Portrait Of An Artist As A Young Pig

Francis Bacon might have been charmed. 

A pig in South Africa can paint artwork that actually sells so her handlers have -obviously – named her Pigcasso. 

Brandishing a paintbrush in her snout, Pigcasso enthusiastically tosses her head to create bright, bold strokes across a canvas propped up in her sty. 

Her story is not an uncommon one as pig stories go but, in her case, there was always going to be a twist in the tale. 

The animal was rescued from an abattoir as a piglet, thus avoiding a fate worse than bacon. She was then brought to an animal sanctuary in Franschhoek, in South Africa’s Western Cape region in 2016, where her new owners noticed her love of colour and paintbrushes. 

The last line is from the original Reuters report. How on earth the owners could have discerned the pig’s leanings is unclear but who knows? Maybe the porcine painter confided in them. 

As pigs are known to be smart animals, its new owners wondered how to keep the sow from getting boared in her barn.  

“We threw in some soccer balls, rugby balls and of course there were some paintbrushes lying around because the barn was newly build,” said Joanne Lefson who ran the sanctuary. “She basically ate or destroyed everything except these paintbrushes … she loved them so much.”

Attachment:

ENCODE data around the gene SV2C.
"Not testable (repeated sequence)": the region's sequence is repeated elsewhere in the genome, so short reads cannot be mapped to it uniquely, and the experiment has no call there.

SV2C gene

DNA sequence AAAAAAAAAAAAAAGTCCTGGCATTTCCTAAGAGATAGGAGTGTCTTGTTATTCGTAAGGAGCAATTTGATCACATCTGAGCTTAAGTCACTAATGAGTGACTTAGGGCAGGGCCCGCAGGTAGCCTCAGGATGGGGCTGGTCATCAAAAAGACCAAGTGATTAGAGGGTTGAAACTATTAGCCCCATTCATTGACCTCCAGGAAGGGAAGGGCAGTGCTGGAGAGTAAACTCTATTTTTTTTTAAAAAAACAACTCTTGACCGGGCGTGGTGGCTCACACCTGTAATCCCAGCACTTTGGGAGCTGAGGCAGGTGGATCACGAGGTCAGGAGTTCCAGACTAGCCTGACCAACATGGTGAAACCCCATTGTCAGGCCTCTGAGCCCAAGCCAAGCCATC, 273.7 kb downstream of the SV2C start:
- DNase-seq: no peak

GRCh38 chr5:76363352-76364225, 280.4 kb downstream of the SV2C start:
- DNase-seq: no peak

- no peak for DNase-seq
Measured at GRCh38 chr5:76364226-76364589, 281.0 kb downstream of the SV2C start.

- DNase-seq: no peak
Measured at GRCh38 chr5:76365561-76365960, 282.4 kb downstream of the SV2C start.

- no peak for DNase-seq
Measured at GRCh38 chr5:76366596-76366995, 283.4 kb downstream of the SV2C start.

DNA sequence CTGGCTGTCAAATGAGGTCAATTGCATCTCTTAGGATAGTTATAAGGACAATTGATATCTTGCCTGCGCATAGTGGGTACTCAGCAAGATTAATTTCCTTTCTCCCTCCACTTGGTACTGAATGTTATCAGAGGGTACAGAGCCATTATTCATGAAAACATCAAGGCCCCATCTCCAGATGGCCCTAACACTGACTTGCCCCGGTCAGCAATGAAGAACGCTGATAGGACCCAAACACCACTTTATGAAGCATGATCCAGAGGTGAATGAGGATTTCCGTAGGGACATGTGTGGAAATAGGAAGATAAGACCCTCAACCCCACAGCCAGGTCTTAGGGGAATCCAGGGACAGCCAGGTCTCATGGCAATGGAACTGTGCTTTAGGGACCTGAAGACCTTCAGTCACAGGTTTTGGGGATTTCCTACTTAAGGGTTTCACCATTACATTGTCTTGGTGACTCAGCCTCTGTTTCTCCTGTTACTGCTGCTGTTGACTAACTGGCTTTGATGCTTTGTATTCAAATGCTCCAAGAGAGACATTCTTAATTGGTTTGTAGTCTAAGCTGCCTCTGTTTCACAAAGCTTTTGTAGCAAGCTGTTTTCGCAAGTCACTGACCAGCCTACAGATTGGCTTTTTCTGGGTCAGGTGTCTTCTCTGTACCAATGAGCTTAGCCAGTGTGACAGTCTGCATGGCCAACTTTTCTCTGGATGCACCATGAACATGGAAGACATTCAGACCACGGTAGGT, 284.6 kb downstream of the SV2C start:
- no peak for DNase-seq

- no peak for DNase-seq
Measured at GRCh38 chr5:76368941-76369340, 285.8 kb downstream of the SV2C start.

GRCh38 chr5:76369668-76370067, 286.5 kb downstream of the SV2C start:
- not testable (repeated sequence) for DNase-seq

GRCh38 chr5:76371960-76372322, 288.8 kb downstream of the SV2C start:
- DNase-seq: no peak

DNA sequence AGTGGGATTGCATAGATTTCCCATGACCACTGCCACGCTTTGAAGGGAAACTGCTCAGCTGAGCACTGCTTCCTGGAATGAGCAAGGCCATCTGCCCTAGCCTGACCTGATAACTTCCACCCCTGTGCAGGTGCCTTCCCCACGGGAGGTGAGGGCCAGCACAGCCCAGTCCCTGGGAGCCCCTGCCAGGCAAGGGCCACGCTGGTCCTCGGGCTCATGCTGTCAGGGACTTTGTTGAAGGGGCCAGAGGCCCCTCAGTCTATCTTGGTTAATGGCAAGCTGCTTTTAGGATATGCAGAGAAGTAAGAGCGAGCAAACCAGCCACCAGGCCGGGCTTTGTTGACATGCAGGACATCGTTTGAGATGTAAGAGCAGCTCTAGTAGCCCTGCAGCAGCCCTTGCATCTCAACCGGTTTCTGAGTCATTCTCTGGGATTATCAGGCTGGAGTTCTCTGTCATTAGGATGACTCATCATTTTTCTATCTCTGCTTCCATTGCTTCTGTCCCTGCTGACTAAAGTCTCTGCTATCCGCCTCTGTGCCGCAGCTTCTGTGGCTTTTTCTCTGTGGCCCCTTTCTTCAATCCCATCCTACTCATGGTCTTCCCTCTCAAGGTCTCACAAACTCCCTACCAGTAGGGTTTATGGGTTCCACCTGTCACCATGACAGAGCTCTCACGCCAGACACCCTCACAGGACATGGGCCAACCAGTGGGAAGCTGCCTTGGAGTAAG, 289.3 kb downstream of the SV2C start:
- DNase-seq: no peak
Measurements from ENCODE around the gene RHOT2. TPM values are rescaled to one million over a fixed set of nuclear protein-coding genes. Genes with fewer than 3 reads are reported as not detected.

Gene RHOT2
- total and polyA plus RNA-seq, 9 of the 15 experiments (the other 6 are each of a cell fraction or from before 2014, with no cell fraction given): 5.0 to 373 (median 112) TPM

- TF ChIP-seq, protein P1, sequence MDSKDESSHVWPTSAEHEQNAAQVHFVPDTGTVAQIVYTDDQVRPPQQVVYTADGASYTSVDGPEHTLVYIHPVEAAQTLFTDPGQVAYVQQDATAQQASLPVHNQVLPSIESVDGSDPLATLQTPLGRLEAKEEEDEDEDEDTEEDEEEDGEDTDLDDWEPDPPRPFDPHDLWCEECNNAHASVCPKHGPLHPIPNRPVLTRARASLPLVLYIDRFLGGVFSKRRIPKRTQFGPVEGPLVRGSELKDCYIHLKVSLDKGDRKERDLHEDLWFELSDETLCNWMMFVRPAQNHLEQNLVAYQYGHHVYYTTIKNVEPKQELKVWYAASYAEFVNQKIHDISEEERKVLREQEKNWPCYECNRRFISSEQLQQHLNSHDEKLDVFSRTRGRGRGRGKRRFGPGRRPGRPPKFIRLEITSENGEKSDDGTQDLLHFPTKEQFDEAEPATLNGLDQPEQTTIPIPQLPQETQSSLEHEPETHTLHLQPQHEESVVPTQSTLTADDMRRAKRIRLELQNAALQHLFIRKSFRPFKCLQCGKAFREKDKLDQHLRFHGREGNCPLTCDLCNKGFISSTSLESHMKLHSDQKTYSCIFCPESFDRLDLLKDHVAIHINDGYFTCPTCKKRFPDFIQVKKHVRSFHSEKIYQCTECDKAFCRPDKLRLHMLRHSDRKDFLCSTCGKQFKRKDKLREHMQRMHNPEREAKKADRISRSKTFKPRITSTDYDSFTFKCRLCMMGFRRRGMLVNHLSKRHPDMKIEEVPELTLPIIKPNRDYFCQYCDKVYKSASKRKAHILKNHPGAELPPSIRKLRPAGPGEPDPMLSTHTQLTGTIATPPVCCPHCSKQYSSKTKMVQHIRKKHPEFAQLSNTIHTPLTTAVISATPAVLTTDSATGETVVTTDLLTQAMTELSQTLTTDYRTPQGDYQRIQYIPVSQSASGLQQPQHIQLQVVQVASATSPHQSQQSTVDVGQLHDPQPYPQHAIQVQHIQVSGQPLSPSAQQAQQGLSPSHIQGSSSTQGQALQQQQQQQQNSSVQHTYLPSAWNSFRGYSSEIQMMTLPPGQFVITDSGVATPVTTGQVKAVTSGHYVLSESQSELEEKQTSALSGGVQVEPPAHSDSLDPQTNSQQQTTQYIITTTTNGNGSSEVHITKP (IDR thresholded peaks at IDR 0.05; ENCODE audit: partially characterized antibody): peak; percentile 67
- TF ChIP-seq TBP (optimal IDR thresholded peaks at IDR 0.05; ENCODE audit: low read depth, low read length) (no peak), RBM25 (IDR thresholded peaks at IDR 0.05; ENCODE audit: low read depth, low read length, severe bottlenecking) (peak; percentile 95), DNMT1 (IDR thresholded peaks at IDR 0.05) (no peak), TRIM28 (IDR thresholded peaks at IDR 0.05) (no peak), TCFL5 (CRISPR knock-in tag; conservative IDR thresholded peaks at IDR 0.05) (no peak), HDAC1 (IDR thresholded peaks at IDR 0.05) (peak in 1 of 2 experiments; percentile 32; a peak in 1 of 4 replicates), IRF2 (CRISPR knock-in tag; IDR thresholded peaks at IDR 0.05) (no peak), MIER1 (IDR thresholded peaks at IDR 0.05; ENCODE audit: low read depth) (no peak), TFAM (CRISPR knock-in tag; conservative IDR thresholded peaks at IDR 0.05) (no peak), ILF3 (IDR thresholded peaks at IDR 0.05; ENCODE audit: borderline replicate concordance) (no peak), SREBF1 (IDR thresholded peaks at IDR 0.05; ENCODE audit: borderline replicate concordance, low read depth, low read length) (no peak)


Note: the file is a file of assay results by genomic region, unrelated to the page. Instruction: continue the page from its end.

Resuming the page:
Soon the pig was dipping the brushes into pots of paint and making her mark. Her paintings can sell for almost $4,000. 

At this point dear reader, you will just have to suspend disbelief and simply remember that it was Picasso who made the remark about good taste being “the enemy of creativity.” 

Chalk one up to the artist. The proceeds of her paintings generally go to animal welfare causes so you could even call her philanthropig.

“Pigcasso is definitely an abstract expressionist, you can’t exactly define what she’s painting but I can tell you that her style slightly changes depending on her mood like any great artist,” said Lefson. 

The critics secretly thought it was hogwash but it was an endearing story and they figured they’d let it pass. 

Pigcasso herself was unimpressed: she felt the world didn’t make sense so why should she paint stuff that did? She thought about the abattoir and shuddered: there but for the grace of Lefson went sausages, she thought and felt that art was distinctly preferable.

In between her dalliances with the canvas, she exhibited a puckish sense of humour.  She especially delighted in hiding behind a bush and leaping out at unwary visitors to startle them. 

She took great delight in these hambushes.

Meanwhile, the swinish sketcher has been going from strength to strength. 

Pigcasso has even had one of her artworks turned into a watch face for Swiss watchmaker Swatch. 

Swatch announced a collaboration with the pig last month. 

 The limited edition “Flying Pig by Ms. Pigcasso” features green, blue and pink brush strokes and sells for $120. 

No one knows what it means or if it means anything at all but, hey, remember what Andy Warhol said. 

Art is anything you can get away with.